BRITAIN must carve out a new global trading role for itself as part of a new, rapidly-changing European Union, an industry leader said today.
CBI director-general John Cridland outlined the importance of securing a ground-breaking European Union-US free trade agreement to generate long-term UK growth and boost the flat domestic economy.
He called on politicians on both sides of the Atlantic to seize the moment during the first 100 days of President Obama’s second term, to create a long-lasting economic legacy – and not risk looking back with regret in four or five years’ time.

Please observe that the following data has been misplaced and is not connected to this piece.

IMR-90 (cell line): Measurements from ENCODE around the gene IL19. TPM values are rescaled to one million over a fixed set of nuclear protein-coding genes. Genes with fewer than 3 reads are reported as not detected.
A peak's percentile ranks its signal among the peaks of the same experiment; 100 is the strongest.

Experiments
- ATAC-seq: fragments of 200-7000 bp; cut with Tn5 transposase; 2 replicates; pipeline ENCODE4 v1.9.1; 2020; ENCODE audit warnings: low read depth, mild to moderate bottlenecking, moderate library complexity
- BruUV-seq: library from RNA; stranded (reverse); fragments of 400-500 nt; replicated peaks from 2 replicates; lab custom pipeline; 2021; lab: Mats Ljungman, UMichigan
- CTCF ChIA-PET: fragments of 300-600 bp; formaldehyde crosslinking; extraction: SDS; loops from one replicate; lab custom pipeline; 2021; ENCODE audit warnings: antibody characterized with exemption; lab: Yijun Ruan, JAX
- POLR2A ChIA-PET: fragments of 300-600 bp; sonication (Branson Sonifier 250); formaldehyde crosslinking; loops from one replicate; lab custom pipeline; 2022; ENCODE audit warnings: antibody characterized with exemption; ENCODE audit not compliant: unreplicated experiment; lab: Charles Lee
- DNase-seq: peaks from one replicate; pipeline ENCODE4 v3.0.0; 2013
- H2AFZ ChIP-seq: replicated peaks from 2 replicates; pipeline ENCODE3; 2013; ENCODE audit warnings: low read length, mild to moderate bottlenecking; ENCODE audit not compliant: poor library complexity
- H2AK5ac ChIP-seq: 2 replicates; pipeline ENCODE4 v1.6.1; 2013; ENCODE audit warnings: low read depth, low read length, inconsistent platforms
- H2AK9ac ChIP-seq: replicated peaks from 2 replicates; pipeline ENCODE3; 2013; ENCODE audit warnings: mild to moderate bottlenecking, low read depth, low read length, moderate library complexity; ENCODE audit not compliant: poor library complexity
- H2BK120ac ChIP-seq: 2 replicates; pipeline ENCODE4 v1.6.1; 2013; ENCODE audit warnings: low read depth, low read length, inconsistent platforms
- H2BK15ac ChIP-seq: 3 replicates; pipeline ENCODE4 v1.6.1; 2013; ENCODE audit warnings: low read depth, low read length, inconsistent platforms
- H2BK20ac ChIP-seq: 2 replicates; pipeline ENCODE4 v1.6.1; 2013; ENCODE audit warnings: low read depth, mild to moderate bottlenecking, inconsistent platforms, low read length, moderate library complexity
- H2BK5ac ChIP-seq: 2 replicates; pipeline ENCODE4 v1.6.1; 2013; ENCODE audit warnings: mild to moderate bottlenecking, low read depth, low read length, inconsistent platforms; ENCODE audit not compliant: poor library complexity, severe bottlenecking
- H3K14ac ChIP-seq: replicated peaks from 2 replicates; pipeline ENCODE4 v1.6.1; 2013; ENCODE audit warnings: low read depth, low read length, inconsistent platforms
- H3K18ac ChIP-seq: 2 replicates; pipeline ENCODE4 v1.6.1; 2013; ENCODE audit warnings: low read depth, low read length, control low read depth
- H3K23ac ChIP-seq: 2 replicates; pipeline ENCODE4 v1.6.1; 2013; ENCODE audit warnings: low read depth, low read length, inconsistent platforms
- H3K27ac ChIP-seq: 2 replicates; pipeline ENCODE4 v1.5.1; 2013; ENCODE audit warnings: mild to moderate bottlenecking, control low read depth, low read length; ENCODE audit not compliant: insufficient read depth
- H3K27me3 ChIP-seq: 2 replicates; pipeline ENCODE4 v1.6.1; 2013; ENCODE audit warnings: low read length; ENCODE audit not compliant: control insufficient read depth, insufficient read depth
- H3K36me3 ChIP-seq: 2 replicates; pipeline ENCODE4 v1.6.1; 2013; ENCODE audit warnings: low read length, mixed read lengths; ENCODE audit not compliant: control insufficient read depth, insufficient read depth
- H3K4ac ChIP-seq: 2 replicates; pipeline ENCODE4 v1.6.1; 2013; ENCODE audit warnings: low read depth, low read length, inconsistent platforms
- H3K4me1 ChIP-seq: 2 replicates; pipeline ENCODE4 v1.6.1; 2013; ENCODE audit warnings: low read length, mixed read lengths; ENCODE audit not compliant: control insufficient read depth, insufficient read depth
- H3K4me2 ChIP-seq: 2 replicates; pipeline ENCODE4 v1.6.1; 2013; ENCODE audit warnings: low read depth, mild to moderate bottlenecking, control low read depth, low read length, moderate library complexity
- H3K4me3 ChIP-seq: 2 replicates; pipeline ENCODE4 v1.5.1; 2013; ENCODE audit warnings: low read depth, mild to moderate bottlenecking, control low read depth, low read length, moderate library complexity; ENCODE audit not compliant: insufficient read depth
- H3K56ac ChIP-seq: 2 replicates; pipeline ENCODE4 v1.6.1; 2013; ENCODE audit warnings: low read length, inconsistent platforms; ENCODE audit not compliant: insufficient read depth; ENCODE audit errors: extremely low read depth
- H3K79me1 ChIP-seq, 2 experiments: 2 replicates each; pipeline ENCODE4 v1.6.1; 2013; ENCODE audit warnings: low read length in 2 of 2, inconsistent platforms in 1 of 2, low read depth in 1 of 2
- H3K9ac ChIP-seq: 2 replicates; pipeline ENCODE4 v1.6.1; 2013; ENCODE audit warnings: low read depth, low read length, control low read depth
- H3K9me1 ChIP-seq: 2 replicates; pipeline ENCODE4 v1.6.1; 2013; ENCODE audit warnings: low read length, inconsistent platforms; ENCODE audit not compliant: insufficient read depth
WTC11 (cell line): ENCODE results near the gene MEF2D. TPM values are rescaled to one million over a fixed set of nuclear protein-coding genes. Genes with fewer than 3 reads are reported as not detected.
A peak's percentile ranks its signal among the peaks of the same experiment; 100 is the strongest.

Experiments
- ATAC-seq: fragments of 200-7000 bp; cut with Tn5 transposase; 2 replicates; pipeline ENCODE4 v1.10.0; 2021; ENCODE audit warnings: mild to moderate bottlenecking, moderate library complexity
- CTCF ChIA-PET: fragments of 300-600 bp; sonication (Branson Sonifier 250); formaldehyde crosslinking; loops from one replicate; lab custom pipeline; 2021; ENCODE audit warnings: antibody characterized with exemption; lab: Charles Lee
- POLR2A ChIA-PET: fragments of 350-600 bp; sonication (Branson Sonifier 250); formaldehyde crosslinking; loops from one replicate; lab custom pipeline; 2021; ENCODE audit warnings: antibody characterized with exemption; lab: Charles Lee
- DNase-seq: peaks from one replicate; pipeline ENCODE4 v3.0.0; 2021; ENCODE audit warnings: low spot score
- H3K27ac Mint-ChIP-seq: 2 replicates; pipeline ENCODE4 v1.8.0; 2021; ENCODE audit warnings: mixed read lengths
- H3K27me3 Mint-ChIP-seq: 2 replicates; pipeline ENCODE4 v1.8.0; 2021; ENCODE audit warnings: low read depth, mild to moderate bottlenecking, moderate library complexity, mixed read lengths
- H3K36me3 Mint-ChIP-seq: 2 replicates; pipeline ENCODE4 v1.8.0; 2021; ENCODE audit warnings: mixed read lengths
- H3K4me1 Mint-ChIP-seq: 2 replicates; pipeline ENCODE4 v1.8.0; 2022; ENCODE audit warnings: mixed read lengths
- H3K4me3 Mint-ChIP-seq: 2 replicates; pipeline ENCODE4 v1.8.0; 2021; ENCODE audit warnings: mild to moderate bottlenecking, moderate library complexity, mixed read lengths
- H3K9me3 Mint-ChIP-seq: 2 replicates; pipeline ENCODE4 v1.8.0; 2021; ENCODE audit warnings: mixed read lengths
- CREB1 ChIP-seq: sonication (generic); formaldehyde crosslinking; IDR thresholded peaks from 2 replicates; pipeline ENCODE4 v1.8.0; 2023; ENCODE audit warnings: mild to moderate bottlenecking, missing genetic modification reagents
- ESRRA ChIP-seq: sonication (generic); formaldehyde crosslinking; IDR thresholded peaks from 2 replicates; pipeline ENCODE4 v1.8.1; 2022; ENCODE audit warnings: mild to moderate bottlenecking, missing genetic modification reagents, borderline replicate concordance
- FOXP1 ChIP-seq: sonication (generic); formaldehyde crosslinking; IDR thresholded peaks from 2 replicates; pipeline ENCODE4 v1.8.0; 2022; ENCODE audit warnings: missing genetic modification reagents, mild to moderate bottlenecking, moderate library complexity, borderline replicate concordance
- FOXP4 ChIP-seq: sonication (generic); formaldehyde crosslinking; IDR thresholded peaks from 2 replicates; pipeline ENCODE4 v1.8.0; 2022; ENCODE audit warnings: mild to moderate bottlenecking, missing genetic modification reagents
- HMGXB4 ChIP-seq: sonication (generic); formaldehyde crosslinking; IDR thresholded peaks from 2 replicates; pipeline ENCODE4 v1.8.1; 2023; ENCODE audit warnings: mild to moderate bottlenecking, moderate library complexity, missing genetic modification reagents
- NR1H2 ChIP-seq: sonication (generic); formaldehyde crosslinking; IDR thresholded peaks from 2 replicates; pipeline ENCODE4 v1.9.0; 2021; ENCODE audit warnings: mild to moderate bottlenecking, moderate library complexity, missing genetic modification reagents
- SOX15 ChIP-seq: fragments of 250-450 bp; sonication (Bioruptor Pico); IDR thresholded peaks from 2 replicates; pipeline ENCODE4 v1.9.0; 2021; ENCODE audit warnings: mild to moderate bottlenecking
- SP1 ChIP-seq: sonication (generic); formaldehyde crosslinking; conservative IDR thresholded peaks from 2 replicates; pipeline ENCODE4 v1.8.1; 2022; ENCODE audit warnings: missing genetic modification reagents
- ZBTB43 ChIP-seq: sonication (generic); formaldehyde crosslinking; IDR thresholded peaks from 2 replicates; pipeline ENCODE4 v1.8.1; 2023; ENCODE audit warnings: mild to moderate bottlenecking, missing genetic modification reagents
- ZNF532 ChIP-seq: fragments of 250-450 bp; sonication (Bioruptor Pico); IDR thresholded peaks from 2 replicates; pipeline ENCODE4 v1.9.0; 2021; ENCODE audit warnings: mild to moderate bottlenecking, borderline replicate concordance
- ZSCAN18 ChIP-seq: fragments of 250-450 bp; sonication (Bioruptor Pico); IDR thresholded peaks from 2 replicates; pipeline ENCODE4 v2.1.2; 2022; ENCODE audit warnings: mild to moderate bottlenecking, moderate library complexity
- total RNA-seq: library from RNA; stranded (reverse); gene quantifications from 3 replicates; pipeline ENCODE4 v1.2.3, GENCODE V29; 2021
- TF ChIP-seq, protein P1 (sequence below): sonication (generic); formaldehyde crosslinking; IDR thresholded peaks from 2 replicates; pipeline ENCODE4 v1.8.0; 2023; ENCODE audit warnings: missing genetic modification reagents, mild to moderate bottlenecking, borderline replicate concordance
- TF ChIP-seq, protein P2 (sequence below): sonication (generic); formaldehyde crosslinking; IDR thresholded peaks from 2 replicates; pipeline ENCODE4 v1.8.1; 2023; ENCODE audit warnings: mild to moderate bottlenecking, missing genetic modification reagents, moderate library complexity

The CBI says such a deal would eliminate tariffs, liberalise goods and services, harmonise regulation, promote investment and set benchmark standards for trade in the 21st century.
Mr Cridland said the UK could not afford to miss out on opportunities to use the EU to help rebalance the economy towards exports and create new trade deals based on its world-class reputation – in particular in financial and professional services, pharmaceuticals, and creative industries.
The CBI says that while the EU and US have relatively open economies, there are obstacles to trade, such as tariff costs and mismatched regulations, which lead to significant costs to firms on both sides.